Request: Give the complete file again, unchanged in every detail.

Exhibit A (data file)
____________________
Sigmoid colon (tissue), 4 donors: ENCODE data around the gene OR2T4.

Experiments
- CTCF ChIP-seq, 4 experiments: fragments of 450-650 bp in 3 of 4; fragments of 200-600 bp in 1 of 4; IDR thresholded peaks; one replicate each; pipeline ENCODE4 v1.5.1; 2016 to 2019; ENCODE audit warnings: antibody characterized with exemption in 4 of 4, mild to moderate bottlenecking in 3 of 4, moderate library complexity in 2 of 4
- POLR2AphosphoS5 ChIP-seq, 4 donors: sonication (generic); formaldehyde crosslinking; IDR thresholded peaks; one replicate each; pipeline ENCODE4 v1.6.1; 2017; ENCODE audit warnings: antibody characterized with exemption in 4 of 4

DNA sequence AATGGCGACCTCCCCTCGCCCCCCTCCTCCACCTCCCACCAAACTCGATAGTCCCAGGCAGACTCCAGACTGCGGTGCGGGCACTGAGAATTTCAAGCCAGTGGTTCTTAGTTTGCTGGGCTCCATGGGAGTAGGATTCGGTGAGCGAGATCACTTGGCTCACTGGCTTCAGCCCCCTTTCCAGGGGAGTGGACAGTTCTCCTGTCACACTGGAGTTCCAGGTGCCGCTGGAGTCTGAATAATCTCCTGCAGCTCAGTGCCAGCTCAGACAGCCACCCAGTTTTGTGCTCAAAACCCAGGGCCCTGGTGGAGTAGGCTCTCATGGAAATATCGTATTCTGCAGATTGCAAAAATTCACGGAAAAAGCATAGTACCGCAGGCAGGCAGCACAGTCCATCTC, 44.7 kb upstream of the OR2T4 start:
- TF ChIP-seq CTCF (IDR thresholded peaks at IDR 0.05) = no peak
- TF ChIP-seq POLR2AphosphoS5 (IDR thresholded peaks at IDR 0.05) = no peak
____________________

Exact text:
Sigmoid colon (tissue), 4 donors: ENCODE data around the gene OR2T4.

Experiments
- CTCF ChIP-seq, 4 experiments: fragments of 450-650 bp in 3 of 4; fragments of 200-600 bp in 1 of 4; IDR thresholded peaks; one replicate each; pipeline ENCODE4 v1.5.1; 2016 to 2019; ENCODE audit warnings: antibody characterized with exemption in 4 of 4, mild to moderate bottlenecking in 3 of 4, moderate library complexity in 2 of 4
- POLR2AphosphoS5 ChIP-seq, 4 donors: sonication (generic); formaldehyde crosslinking; IDR thresholded peaks; one replicate each; pipeline ENCODE4 v1.6.1; 2017; ENCODE audit warnings: antibody characterized with exemption in 4 of 4

DNA sequence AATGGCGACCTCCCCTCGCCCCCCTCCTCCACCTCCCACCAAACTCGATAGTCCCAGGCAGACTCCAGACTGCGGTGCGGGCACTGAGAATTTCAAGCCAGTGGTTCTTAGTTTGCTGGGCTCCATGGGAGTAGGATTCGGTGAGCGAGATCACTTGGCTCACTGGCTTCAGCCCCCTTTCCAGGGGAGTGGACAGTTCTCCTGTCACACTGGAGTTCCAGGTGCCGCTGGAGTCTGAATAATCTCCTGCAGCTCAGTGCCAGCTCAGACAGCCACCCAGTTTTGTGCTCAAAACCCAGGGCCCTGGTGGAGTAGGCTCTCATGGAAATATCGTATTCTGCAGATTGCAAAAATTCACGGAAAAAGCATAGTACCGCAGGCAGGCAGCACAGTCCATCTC, 44.7 kb upstream of the OR2T4 start:
- TF ChIP-seq CTCF (IDR thresholded peaks at IDR 0.05) = no peak
- TF ChIP-seq POLR2AphosphoS5 (IDR thresholded peaks at IDR 0.05) = no peak